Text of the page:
PART II. Proposal 1. 'And, as the honour and glory of the English nation doth so much depend upon the strength and good conduct of the royal navy, so it may be highly necessary at such time, when the common enemy is so potent and powerful, that all due encouragement be given to seamen and mariners; and, to that end, it is most humbly proposed, that no offices belonging to the fleet be bought or sold, but that every person may be preferred according to his deserts and merits.

Prop. 2. • That the said seamen be allowed their full share of all prizes that shall be taken, and that some law be passed to prevent embezzlements therein; and that those. persons, in what station soever, that shall endeavour to defraud them of such parts and shares, as have by custom, or may hereafter be allowed, shall (being convicted thereof) forfeit his said office, or employment.

Prop. 3. • That, if any seamen be dismembered in their majesties service, such smart-money, as hath been formerly allowed,


may be advanced, and be forthwith duly paid. And further, that there may

be an additional allowance made for all such pensioners, as shall be dismembered in their majesties service.

Prop. 4. “That, if any seamen be killed in their majesties service, that the bounty-money, generally allowed on such occasions, be forthwith paid to those who shall produce a just right to receive the same.

Prop. 5. “That all profaneness, which having, by long custom, gotten the ascendant on board the fleet, be forthwith suppressed and abolished; and all offenders, being officers, may be displaced, and others receive such punishment, as may be appointed by authority of parliament.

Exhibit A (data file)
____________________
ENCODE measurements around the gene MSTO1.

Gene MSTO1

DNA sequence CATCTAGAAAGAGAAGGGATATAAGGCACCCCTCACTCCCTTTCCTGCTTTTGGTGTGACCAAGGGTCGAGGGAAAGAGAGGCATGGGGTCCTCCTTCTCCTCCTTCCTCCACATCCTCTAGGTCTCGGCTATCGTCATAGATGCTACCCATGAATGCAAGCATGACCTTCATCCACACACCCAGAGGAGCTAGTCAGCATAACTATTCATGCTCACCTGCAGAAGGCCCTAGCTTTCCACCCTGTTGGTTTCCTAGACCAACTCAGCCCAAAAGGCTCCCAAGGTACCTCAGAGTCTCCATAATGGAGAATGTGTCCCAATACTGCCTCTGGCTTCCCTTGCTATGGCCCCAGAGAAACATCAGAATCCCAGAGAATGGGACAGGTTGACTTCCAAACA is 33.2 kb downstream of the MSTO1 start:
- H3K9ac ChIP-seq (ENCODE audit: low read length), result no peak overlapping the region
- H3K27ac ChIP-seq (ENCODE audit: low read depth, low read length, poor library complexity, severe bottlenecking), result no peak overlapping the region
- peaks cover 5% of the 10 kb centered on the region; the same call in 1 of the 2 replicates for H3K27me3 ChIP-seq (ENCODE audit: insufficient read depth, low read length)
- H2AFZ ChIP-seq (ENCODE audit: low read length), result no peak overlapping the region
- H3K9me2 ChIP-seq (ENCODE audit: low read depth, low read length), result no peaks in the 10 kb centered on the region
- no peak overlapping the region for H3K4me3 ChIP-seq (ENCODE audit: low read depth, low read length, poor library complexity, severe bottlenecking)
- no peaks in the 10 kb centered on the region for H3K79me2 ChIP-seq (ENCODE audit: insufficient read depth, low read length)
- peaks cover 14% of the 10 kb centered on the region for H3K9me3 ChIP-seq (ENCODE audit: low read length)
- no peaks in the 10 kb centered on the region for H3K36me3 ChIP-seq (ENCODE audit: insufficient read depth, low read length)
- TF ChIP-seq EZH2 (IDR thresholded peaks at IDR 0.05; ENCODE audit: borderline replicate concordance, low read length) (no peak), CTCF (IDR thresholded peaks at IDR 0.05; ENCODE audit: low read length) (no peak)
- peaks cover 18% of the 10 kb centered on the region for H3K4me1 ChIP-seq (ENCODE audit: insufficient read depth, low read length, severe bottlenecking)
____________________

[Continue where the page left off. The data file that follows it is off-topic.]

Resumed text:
Prop. 6. • And that no seaman or mariner, that bath served twelve months in any of their majesties ships, shall be turned over, to serve on board any other of their majesties ships, before he be paid all wages due to that time.

Prop. 7. That when, and so often as their majesties, by their royal proclamation, sball require the service of such seamen, on board the royal navy, by such a day or time prefixed; that all able seamen, wbo shall, in obedience thereunto, voluntarily enter themselves, by applying to the next port-officer, or officers, shall be allowed, during the whole voyage, twenty-eight shillings per month, according to the course of the navy; and that so often as any of their majesties ships shall arrive into any harbour, to lay up for any time, that then the seamen and mariners, thereunto belonging, shall be forthwith discharged; and that all wages, to them then due for such service, be fully paid, not in tickets, but in money : and, if the voyage be long, that then their wives or friends, having a lawful power to receive the same, may be paid six months wages out of every nine months, that such ship shall be abroad.

Prop. 8. “That all such seamen, now belonging to the royal navy, as shall be continued on board the fleet, at such time as the service of others shall be required by proclamation as aforesaid, may have and receive the full benefit of sucb, as shall then enter themselves voluntiers.

Prop. 9. That there be one clerk at the navy-office, to attend all accidental business that may happen touching the premises, and that he be allowed, by their majesties, fifty pounds per annum, to answer and receive money for all such persons, as shall employ him on such occasion; and that he may be allowed six-pence or twelve-pence per pound, as shall be thought fit, for all such money as he shall so receive; and the said clerk, making default therein, to be displaced, and suffer such fine, or other punishment, as the parliament shall think fit.'

** By such payments, as aforesaid, seamen may be inabled to provide for themselves and families, and to pay their debts; which is one means to make money plenty, throughout the nation, and will encourage them, when occasion shall require, freely and gladly to enter themselves into their majesties service, without the charge of being pressed, or continued in pay for the whole year. And being certain of such provision, made for the maintenance of thema

selves and families, it will make them bold and daring, not being afraid to look death in the very face of their enemies.